My colleague and I were four days into a field exercise for an environmental impact statement or EIS. An EIS is a document every public project must complete to show what the short and long-term impacts would be if it were completed. They tend to be large and expensive. This particular project was very large and the impacts many.
Given that the project was underway and had a definite deadline, no one was willing to slow it down or change its scope. This particular task was supposed to take the two of us about a week to complete.
Four days into this particular task, we found the data we had been given was poor, the people to contact with better data were unavailable, and that the massaging of the new data we couldn’t even get would take weeks.
When we presented the managers of the project with this information, we were told Don’t Slow Down, Just Get It Done.
Get it done with what?
The data you already have.
We were then expressly told not to contact anyone else or extend this particular task.
Back then, we were completely confused as to why anyone would be so totally stupid. How could these managers knowingly ignore that we were using faulty information that would result in a useless report? These weren’t Dilbert characters, they were real live human beings.
Over the years I would watch other seemingly smart people drive their high-tech startups into the ground by insisting that an initial plan or idea go forward despite ample evidence that all that lie ahead was ruin.
What cognitive biases kicked-in to destroy these endeavors?
Irrational Escalation – This is in-for-a-penny-in-for-a-pound-ism. Once people start on a project, they find it very hard to stop – even if the project is obviously doomed or the return will not cover future costs. The managers felt that the project was already underway and even using bad data was better than delaying the project and asking for new data. The bad data (not surprisingly) later resulted in obviously flawed analysis – causing even more expensive and stressful work later in the project.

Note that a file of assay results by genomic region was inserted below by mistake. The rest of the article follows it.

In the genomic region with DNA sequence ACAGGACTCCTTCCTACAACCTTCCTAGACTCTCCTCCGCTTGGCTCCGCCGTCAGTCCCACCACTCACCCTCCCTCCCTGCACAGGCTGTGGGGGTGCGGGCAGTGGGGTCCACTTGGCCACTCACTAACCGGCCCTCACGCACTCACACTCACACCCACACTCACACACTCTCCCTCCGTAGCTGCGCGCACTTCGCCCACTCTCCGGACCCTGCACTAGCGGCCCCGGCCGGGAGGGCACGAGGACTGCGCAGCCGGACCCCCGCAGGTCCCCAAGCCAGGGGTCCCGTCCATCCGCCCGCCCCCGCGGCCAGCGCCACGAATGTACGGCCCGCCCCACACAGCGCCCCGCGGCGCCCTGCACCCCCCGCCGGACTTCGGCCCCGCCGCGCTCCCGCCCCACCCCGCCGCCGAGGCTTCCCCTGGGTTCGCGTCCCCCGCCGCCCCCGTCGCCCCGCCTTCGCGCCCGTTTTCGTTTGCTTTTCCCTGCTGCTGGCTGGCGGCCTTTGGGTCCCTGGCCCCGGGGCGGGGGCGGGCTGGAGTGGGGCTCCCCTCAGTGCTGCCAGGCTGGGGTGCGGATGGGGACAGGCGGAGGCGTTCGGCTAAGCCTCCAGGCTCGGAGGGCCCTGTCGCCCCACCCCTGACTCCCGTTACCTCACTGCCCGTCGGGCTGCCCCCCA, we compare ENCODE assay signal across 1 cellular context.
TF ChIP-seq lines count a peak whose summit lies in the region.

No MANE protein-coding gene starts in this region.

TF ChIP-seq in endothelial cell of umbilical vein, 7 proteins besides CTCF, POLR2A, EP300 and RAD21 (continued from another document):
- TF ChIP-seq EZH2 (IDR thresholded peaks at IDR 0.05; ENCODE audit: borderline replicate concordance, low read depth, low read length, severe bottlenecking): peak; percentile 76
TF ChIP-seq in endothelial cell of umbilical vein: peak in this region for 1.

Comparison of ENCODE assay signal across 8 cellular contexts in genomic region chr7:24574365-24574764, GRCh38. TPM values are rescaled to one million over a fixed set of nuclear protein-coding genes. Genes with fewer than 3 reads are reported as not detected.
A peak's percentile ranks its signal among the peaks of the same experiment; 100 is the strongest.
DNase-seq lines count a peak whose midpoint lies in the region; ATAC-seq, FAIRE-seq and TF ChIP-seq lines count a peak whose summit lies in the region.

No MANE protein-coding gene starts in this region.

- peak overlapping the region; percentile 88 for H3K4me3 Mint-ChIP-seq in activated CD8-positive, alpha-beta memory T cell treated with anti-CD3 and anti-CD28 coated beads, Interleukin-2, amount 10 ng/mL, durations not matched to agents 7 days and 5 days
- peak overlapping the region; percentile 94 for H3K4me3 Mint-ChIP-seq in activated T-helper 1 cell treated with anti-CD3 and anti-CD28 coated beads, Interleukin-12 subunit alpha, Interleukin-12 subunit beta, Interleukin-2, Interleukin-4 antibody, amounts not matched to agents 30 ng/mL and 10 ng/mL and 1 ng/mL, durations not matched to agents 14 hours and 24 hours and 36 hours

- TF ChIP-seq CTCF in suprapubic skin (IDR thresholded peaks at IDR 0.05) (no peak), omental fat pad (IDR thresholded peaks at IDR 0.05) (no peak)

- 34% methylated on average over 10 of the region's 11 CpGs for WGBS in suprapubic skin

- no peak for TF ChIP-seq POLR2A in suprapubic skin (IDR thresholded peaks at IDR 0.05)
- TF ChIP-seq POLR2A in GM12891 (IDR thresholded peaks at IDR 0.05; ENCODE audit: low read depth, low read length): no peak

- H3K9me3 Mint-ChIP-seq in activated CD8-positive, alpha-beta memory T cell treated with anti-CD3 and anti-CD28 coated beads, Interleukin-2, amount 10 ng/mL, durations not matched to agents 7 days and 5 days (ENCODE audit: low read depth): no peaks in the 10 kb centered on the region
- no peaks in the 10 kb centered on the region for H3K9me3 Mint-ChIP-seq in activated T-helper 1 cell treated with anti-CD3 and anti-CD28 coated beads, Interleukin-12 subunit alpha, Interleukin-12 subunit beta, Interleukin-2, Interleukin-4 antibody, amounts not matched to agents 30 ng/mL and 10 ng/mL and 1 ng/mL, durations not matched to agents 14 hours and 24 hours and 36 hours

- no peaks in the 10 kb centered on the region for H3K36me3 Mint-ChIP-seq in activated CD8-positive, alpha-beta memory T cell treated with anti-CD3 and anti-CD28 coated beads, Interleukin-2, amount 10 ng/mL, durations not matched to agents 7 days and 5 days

Expectation Bias – This is a world-view bias. If we believe something, we pick data points that support that expectation. Further, we expect that most data will support our expectations. We had an opportunity to create a research regimen that would yield scientific results. The managers assumed this was all a formality and that any data (good or bad) would support the original plan. This was likely underscored by “experience” that showed that most data did indeed support the original plans (which were likely suffering from expectation bias).
Planning Fallacy – A central issue here is simply that we didn’t have enough time to finish our task. The expectation bias inherent in the people who wrote the initial scope gave us only a week. This led to them, and us, falling prey to the Planning Fallacy which shows that human beings have a strong tendency to underestimate task completion times. On the ground, we saw this playing out. From the manager’s desk, the plan was correct, we were at fault.
Status Quo Bias – This bias says that once we start something, we tend to want it to continue. This is why in Collaborative Management we seek to build an explicit Culture of Continuous Improvement for teams and companies. Making change and improvement the center of the culture makes change the status quo. Needless to say, this wasn’t the case with my project back then.
The upshot here is that biases can gang up on us. Our enthusiasm, belief in ourselves, and assumption that things stay pretty much the same can combine to create seemingly logical decisions that can turn deadly. My managers no doubt reasoned that the project plan took over a year to write by well-informed professionals. There was very little cause for concern that a small part of the project might derail the whole thing.
In the end, our re-work was hardly noticed because other parts of the project became late, with much higher costs. One can only guess that the same forces were at work.